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Getting Started with the MongoDB Kotlin Driver

Mohit Sharma9 min read • Published Oct 12, 2023 • Updated Oct 12, 2023
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This is an introductory article on how to build an application in Kotlin using MongoDB Atlas and the MongoDB Kotlin driver, the latest addition to our list of official drivers. Together, we'll build a CRUD application that covers the basics of how to use MongoDB as a database, while leveraging the benefits of Kotlin as a programming language, like data classes, coroutines, and flow.


This is a getting-started article. Therefore, not much is needed as a prerequisite, but familiarity with Kotlin as a programming language will be helpful.
Also, we need an Atlas account, which is free forever. Create an account if you haven't got one. This provides MongoDB as a cloud database and much more. Later in this tutorial, we'll use this account to create a new cluster, load a dataset, and eventually query against it.
In general, MongoDB is an open-source, cross-platform, and distributed document database that allows building apps with flexible schema. In case you are not familiar with it or would like a quick recap, I recommend exploring the MongoDB Jumpstart series to get familiar with MongoDB and its various services in under 10 minutes. Or if you prefer to read, then you can follow our guide.
And last, to aid our development activities, we will be using Jetbrains IntelliJ IDEA (Community Edition), which has default support for the Kotlin language.

MongoDB Kotlin driver vs MongoDB Realm Kotlin SDK

Before we start, I would like to touch base on Realm Kotlin SDK, one of the SDKs used to create client-side mobile applications using the MongoDB ecosystem. It shouldn't be confused with the MongoDB Kotlin driver for server-side programming. The MongoDB Kotlin driver, a language driver, enables you to seamlessly interact with Atlas, a cloud database, with the benefits of the Kotlin language paradigm. It's appropriate to create backend apps, scripts, etc.
To make learning more meaningful and practical, we'll be building a CRUD application. Feel free to check out our Github repo if you would like to follow along together. So, without further ado, let's get started.

Create a project

To create the project, we can use the project wizard, which can be found under the File menu options. Then, select New, followed by Project. This will open the New Project screen, as shown below, then update the project and language to Kotlin.
Project wizard
After the initial Gradle sync, our project is ready to run. So, let's give it a try using the run icon in the menu bar, or simply press CTRL + R on Mac. Currently, our project won't do much apart from printing Hello World! and arguments supplied, but the BUILD SUCCESSFUL message in the run console is what we're looking for, which tells us that our project setup is complete.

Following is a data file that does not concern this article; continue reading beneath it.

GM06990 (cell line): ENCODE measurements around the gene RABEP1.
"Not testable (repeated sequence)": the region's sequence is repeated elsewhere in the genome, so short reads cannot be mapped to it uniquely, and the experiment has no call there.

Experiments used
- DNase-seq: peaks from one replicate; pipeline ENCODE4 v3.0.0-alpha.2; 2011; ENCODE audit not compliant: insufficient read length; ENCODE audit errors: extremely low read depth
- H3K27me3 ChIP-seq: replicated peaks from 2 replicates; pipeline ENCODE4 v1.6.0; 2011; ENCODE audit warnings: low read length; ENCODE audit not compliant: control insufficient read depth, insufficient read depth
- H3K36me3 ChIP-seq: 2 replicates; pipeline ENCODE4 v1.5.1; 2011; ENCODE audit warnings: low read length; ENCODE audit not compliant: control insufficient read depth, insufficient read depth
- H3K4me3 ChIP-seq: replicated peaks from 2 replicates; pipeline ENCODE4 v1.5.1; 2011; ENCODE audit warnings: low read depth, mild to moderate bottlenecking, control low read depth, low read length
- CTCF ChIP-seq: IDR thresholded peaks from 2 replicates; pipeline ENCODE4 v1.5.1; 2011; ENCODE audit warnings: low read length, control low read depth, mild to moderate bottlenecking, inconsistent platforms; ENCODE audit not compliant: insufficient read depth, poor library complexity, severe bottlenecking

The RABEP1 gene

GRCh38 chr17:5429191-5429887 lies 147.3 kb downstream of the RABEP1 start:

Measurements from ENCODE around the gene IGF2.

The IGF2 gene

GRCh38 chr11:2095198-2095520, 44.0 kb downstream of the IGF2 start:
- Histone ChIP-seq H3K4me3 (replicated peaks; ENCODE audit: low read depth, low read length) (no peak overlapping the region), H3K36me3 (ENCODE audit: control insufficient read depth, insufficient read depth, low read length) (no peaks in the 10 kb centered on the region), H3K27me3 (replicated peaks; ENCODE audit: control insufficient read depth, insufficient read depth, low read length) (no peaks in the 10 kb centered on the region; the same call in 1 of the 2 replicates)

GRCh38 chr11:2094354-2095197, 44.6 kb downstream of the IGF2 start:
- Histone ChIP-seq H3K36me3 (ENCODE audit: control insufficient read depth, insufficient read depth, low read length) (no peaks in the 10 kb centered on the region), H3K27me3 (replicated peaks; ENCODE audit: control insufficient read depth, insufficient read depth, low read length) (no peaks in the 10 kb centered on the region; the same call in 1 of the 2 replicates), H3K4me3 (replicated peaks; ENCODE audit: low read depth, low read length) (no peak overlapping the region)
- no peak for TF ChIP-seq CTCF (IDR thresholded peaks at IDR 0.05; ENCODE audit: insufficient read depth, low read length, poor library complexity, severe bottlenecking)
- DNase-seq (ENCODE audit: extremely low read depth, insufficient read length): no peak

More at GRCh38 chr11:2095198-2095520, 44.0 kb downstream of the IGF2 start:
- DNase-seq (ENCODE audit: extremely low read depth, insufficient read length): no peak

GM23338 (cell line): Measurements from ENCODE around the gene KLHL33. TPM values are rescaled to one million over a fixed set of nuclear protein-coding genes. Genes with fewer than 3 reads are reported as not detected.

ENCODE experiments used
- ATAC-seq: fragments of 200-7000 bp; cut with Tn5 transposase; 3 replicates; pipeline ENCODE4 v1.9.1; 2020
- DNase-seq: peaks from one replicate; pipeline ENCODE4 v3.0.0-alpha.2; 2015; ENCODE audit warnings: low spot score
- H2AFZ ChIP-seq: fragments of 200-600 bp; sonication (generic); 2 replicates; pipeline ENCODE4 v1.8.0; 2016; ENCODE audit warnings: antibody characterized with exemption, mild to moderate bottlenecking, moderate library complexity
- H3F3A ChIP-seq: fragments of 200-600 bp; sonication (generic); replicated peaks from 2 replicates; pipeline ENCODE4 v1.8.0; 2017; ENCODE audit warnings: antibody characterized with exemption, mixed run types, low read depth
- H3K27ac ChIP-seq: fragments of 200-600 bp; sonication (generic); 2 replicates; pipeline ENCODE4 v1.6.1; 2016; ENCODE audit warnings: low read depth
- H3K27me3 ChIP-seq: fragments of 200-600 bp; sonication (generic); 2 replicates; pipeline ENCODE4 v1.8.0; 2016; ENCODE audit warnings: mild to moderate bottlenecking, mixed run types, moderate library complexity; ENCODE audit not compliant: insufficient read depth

build success
Now, the next step is to add the Kotlin driver to our project, which allows us to interact with MongoDB Atlas.

Adding the MongoDB Kotlin driver

Adding the driver to the project is simple and straightforward. Just update the dependencies block with the Kotlin driver dependency in the build file — i.e., build.gradle.
And now, we are ready to connect with MongoDB Atlas using the Kotlin driver.

Connecting to the database

To connect with the database, we first need the Connection URI that can be found by pressing connect to cluster in our Atlas account, as shown below.
For more details, you can also refer to our documentation.
With the connection URI available, the next step is to create a Kotlin file. Setup.kt is where we write the code for connecting to MongoDB Atlas.
Setup.kt file
Connection with our database can be split into two steps. First, we create a MongoClient instance using Connection URI.
And second, use client to connect with the database, sample_restaurants, which is a sample dataset for restaurants. A sample dataset is a great way to explore the platform and build a more realistic POC to validate your ideas. To learn how to seed your first Atlas database with sample data, visit the docs.
Hardcoding connectionString isn't a good approach and can lead to security risks or an inability to provide role-based access. To avoid such issues and follow the best practices, we will be using environment variables. Other common approaches are the use of Vault, build configuration variables, and CI/CD environment variables.
To add environment variables, use Modify run configuration, which can be found by right-clicking on the file.
add environment variable
Together with code to access the environment variable, our final code looks like this.
In the code snippet above, we still have the ability to use a hardcoded string. This is only done for demo purposes, allowing you to use a connection URI directly for ease and to run this via any online editor. But it is strongly recommended to avoid hardcoding a connection URI.
With the setupConnection function ready, let's test it and query the database for the collection count and name.
Upon running that code, our output looks like this:
list collection output
By now, you may have noticed that we are using the suspend keyword with listAllCollection(). listCollectionNames() is an asynchronous function as it interacts with the database and therefore would ideally run on a different thread. And since the MongoDB Kotlin driver supports Coroutines, the native Kotlin asynchronous language paradigm, we can benefit from it by using suspend functions.
Similarly, to drop collections, we use the suspend function.